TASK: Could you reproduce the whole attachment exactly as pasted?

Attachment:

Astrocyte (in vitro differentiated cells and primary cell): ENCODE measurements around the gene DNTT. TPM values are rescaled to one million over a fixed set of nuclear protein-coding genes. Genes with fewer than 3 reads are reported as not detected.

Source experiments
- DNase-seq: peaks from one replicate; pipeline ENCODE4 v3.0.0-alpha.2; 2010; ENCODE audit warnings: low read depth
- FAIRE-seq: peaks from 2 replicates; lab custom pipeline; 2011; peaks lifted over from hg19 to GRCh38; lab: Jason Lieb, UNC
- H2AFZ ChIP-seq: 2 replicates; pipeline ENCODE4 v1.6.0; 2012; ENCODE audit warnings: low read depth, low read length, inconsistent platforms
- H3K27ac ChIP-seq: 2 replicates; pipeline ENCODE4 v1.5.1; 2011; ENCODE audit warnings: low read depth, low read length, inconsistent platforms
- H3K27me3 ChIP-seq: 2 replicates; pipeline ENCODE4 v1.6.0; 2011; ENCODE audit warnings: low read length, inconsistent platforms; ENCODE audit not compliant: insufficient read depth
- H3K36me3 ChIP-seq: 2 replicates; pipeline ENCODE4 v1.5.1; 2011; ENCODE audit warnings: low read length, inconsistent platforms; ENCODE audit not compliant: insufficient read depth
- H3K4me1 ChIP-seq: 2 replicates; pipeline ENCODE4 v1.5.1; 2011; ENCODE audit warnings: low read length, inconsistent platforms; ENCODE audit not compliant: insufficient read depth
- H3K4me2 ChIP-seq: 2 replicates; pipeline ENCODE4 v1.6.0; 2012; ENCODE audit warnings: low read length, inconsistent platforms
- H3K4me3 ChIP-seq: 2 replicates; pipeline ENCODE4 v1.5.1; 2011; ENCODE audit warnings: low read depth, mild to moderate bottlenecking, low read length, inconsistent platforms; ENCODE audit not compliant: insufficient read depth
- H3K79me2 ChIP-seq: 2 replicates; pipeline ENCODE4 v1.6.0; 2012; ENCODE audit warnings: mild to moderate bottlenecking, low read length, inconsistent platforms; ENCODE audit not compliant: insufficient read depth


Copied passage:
Astrocyte (in vitro differentiated cells and primary cell): ENCODE measurements around the gene DNTT. TPM values are rescaled to one million over a fixed set of nuclear protein-coding genes. Genes with fewer than 3 reads are reported as not detected.

Source experiments
- DNase-seq: peaks from one replicate; pipeline ENCODE4 v3.0.0-alpha.2; 2010; ENCODE audit warnings: low read depth
- FAIRE-seq: peaks from 2 replicates; lab custom pipeline; 2011; peaks lifted over from hg19 to GRCh38; lab: Jason Lieb, UNC
- H2AFZ ChIP-seq: 2 replicates; pipeline ENCODE4 v1.6.0; 2012; ENCODE audit warnings: low read depth, low read length, inconsistent platforms
- H3K27ac ChIP-seq: 2 replicates; pipeline ENCODE4 v1.5.1; 2011; ENCODE audit warnings: low read depth, low read length, inconsistent platforms
- H3K27me3 ChIP-seq: 2 replicates; pipeline ENCODE4 v1.6.0; 2011; ENCODE audit warnings: low read length, inconsistent platforms; ENCODE audit not compliant: insufficient read depth
- H3K36me3 ChIP-seq: 2 replicates; pipeline ENCODE4 v1.5.1; 2011; ENCODE audit warnings: low read length, inconsistent platforms; ENCODE audit not compliant: insufficient read depth
- H3K4me1 ChIP-seq: 2 replicates; pipeline ENCODE4 v1.5.1; 2011; ENCODE audit warnings: low read length, inconsistent platforms; ENCODE audit not compliant: insufficient read depth
- H3K4me2 ChIP-seq: 2 replicates; pipeline ENCODE4 v1.6.0; 2012; ENCODE audit warnings: low read length, inconsistent platforms
- H3K4me3 ChIP-seq: 2 replicates; pipeline ENCODE4 v1.5.1; 2011; ENCODE audit warnings: low read depth, mild to moderate bottlenecking, low read length, inconsistent platforms; ENCODE audit not compliant: insufficient read depth
- H3K79me2 ChIP-seq: 2 replicates; pipeline ENCODE4 v1.6.0; 2012; ENCODE audit warnings: mild to moderate bottlenecking, low read length, inconsistent platforms; ENCODE audit not compliant: insufficient read depth